Community, Connection, and the Hyper-Local
You’ve all heard those words spoken over and over again. I’m not going to break any new ground today. They’re usually preceded by the words “it’s all about…” These are the words that will be drilled into your head both from an online and an offline perspective. These are the tools you will use daily, sometimes without even knowing it. Live in your own little bubble without these and you will probably struggle through real estate. Knock, knock. Your neighbors need to come calling. If they’re not knocking, you’re not rocking.
So what do these three words really mean?
It’s all about your community. Whether you choose to work strictly high-end luxury homes or a wide area of your city, whether it’s farm and land or downtown condos; once you define your community, it will take over and define you. You should be your community as much as your community should be a part of you. Call it neighborhoods, areas, zip codes, types of buildings…the wording matters less than the concept.
With your community in place, you can begin to listen to it and let it shape you. What do the neighbors in your community care about? When they look at you, what do they see? Do they see a neighbor or just an outsider with a real estate license? If you’re the guy blaring the stereo in a quiet neighborhood, you’re not going to be well-liked or accepted. Being a part of the community requires a certain flexibility. This is no way means you should compromise your beliefs, morals, or ideas, but you should learn to meld them together with that of your community. You’re not just selling houses…you’re selling houses to your friends and neighbors, whether you know them at that level or not.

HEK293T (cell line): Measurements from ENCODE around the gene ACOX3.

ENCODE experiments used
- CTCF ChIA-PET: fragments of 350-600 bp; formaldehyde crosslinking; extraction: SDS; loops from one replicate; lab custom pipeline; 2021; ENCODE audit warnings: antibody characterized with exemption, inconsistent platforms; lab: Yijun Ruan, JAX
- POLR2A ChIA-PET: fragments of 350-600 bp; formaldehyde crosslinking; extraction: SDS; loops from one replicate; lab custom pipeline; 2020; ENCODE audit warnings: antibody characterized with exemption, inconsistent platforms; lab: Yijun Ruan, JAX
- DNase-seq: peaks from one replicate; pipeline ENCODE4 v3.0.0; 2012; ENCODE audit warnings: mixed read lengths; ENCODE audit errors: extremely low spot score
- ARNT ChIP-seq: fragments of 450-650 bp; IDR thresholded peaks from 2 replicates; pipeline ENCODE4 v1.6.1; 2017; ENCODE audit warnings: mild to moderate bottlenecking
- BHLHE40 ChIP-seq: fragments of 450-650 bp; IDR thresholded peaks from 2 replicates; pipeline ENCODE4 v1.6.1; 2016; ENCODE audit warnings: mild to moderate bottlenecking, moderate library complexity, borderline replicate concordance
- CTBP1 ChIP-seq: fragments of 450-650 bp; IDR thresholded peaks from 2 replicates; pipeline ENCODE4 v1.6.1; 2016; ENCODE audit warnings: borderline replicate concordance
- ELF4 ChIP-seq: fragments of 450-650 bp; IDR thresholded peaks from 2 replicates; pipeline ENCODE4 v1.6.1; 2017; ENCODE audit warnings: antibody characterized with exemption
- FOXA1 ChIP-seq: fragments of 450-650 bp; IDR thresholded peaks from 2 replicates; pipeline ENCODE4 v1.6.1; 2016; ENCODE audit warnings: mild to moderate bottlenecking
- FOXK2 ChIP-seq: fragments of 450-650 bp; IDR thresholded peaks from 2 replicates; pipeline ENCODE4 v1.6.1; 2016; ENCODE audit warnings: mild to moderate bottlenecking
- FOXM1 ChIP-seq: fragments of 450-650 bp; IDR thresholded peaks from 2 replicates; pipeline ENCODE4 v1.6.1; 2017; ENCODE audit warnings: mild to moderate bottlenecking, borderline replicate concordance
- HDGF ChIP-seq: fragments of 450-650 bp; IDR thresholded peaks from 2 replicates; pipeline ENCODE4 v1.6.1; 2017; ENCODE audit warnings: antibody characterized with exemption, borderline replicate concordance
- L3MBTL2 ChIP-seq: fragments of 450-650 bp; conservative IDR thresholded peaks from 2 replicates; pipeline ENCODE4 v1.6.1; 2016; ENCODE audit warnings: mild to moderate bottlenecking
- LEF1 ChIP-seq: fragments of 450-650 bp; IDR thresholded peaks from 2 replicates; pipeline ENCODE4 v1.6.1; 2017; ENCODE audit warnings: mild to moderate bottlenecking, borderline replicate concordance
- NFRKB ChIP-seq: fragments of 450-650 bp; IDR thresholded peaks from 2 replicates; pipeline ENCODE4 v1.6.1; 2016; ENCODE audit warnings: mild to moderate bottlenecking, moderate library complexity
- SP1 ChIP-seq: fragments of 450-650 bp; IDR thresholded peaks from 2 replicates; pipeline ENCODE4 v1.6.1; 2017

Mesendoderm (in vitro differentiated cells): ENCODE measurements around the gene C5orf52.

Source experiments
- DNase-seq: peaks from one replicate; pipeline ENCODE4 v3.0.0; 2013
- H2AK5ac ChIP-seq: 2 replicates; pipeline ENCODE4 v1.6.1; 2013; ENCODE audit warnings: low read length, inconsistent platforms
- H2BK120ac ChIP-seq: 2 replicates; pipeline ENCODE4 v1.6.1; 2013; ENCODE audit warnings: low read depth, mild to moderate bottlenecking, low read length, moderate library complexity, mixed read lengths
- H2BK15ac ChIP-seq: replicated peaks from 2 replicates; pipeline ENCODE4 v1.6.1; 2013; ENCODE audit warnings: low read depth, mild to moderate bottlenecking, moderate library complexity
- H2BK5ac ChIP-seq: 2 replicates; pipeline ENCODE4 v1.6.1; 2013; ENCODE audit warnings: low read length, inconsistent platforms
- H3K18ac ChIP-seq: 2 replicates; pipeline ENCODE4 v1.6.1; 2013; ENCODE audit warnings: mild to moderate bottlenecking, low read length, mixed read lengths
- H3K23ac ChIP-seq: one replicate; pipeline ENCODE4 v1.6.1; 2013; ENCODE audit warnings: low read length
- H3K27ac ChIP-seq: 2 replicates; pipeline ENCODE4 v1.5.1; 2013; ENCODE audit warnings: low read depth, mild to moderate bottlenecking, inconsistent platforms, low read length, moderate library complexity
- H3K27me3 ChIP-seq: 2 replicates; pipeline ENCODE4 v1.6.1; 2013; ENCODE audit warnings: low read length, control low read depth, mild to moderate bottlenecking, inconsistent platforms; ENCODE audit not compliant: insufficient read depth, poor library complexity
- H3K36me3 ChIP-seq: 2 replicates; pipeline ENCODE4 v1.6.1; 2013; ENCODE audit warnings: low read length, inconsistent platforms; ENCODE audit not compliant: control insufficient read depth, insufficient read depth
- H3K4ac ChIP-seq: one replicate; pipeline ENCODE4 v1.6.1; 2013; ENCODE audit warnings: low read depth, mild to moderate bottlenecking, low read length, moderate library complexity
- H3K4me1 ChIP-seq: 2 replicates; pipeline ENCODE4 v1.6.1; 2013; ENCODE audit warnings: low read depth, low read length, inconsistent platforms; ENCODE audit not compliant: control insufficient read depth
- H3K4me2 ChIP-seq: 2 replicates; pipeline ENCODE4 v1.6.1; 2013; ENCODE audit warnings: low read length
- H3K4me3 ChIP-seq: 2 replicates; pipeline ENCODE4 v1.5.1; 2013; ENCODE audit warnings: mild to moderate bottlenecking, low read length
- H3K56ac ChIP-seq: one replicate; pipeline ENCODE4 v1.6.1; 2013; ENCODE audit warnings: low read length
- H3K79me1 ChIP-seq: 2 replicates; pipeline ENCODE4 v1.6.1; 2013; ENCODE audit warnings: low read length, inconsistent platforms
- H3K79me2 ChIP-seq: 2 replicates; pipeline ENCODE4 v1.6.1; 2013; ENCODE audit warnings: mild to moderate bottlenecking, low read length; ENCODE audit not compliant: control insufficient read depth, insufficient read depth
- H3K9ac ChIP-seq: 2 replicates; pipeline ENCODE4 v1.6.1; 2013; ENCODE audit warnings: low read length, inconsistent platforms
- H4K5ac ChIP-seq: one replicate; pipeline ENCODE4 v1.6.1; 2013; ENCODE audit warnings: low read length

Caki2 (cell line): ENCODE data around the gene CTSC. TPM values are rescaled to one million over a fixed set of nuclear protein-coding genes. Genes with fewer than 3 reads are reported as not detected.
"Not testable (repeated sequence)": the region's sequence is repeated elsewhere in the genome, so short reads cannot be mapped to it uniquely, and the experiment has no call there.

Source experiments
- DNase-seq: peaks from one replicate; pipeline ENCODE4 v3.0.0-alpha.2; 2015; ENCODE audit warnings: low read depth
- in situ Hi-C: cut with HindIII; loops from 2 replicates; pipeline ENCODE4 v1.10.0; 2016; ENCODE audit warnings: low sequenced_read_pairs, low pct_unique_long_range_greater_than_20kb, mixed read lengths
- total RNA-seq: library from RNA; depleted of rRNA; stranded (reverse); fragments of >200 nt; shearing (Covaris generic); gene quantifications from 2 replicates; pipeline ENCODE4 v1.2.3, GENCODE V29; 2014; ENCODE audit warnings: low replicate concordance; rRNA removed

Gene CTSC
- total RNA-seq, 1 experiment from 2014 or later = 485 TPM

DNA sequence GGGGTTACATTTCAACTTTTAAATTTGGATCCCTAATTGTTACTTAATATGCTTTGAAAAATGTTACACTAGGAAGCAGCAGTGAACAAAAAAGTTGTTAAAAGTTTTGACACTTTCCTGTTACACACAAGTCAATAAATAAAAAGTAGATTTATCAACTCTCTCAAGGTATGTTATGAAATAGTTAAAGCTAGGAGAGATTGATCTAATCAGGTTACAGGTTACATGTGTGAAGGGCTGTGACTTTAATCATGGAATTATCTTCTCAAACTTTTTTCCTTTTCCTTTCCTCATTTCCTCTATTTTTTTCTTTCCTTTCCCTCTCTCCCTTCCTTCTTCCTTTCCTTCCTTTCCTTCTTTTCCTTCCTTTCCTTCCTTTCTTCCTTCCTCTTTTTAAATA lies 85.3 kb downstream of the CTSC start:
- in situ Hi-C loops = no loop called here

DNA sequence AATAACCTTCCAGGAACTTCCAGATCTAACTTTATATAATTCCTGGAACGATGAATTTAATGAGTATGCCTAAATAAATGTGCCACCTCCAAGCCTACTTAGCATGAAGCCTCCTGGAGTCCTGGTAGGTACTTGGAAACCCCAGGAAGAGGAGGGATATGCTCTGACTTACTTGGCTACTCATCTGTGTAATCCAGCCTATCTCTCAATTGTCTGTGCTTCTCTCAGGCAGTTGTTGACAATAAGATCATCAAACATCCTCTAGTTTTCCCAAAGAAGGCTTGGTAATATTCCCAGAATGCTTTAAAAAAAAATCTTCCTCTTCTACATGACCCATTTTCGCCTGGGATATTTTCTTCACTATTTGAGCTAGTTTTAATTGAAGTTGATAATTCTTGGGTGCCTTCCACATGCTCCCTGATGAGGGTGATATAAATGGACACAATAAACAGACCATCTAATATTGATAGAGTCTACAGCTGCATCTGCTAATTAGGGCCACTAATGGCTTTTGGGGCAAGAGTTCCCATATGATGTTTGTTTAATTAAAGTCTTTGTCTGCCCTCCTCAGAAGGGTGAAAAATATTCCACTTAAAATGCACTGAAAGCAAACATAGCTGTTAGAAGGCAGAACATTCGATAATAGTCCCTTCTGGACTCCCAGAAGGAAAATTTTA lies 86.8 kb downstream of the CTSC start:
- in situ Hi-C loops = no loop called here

You have a community, it has residents. Connect the dots between those residents. Not just from Point A (you) to Point B (them), but from Point A to Points B, C, D, E, F…etc. Connection between you, your clients, business owners, friends, families brings your community back to center focus. Everyone likes to belong to something. We as humans have it in our nature. Give them something they want to be a part of. Give them the avenues to connect with others in the community and to connect with you. Connections come in many forms; from a kind word to a client to a blog post that answers the questions on everyone’s mind, from a quick meet-up at a Starbucks to a late-night email about the status of a contract. No matter what form it takes, it must be genuine, true, and sincere. Phony connections result in horrible results.
There’s a million and one ways to go about building connections (and community) and once again, this can be done online and off. Build it both ways. Don’t settle for just one or the other. Cross pollinate those two worlds and bring people across the real life/virtual borders.
Now that you have a connected community, destroy it. Cut it up into a million little pieces. Hone in on the hyper-local aspect of smaller groups. Make them feel like they belong to an exclusive club. Go against everything you know about amassing numbers. Sharply focus on the community’s tiny details. Make it about “them” instead of “all of them.” Once you have mini-communities centered around your hyper-local activities, rebuild your connected community. Show them that they are actually a string in a series of hyper-local communities and that each one, though independent of each other, function as one part of a larger whole.
Think of each hyper-local community as a piece of a jigsaw puzzle. Alone, they are interesting pieces, but when connected to their neighbor, they begin to form a picture. As each little piece comes together with the others, you begin to piece together the community at large – the finished puzzle. No two pieces are alike, no matter how similar they look. Each piece has a specific connection that needs to be need, you just need to find it. Bringing them all together will give you a sense of accomplishment.
Your community connected through a series of hyper-local communities – each autonomous and independent, but all part of the greater whole. And you, with an understanding of how all those pieces fit together, will always be remembered as the one who did it all. Guess who’s door they’ll knock on when they need help? It certainly won’t be the neighbor that never took the time to introduce themselves.
photo courtesy of visualdensity